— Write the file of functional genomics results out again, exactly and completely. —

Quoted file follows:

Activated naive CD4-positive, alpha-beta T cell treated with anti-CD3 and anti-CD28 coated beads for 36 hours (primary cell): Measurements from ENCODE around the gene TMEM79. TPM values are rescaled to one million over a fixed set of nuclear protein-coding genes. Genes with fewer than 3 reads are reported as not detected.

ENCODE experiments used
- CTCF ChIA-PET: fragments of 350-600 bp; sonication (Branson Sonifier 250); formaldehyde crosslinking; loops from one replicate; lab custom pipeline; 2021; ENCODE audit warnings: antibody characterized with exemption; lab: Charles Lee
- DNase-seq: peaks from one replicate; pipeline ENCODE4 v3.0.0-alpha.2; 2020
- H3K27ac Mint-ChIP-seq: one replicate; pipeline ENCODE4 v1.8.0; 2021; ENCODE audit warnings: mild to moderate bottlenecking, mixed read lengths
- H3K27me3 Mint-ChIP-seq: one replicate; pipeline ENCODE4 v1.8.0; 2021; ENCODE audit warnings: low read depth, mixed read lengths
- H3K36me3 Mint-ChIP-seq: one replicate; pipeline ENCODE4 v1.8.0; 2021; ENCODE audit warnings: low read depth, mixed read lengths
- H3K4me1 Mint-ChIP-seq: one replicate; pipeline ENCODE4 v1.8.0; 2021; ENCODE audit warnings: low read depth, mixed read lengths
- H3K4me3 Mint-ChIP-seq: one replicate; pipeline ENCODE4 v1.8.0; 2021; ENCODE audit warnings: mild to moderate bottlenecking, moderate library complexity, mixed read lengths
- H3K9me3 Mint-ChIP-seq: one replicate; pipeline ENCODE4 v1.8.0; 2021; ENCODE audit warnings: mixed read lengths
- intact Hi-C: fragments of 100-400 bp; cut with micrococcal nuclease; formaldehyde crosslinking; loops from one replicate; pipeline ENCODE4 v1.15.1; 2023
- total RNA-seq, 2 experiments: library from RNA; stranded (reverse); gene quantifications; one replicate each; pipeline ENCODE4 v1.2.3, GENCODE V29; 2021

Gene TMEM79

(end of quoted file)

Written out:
Activated naive CD4-positive, alpha-beta T cell treated with anti-CD3 and anti-CD28 coated beads for 36 hours (primary cell): Measurements from ENCODE around the gene TMEM79. TPM values are rescaled to one million over a fixed set of nuclear protein-coding genes. Genes with fewer than 3 reads are reported as not detected.

ENCODE experiments used
- CTCF ChIA-PET: fragments of 350-600 bp; sonication (Branson Sonifier 250); formaldehyde crosslinking; loops from one replicate; lab custom pipeline; 2021; ENCODE audit warnings: antibody characterized with exemption; lab: Charles Lee
- DNase-seq: peaks from one replicate; pipeline ENCODE4 v3.0.0-alpha.2; 2020
- H3K27ac Mint-ChIP-seq: one replicate; pipeline ENCODE4 v1.8.0; 2021; ENCODE audit warnings: mild to moderate bottlenecking, mixed read lengths
- H3K27me3 Mint-ChIP-seq: one replicate; pipeline ENCODE4 v1.8.0; 2021; ENCODE audit warnings: low read depth, mixed read lengths
- H3K36me3 Mint-ChIP-seq: one replicate; pipeline ENCODE4 v1.8.0; 2021; ENCODE audit warnings: low read depth, mixed read lengths
- H3K4me1 Mint-ChIP-seq: one replicate; pipeline ENCODE4 v1.8.0; 2021; ENCODE audit warnings: low read depth, mixed read lengths
- H3K4me3 Mint-ChIP-seq: one replicate; pipeline ENCODE4 v1.8.0; 2021; ENCODE audit warnings: mild to moderate bottlenecking, moderate library complexity, mixed read lengths
- H3K9me3 Mint-ChIP-seq: one replicate; pipeline ENCODE4 v1.8.0; 2021; ENCODE audit warnings: mixed read lengths
- intact Hi-C: fragments of 100-400 bp; cut with micrococcal nuclease; formaldehyde crosslinking; loops from one replicate; pipeline ENCODE4 v1.15.1; 2023
- total RNA-seq, 2 experiments: library from RNA; stranded (reverse); gene quantifications; one replicate each; pipeline ENCODE4 v1.2.3, GENCODE V29; 2021

Gene TMEM79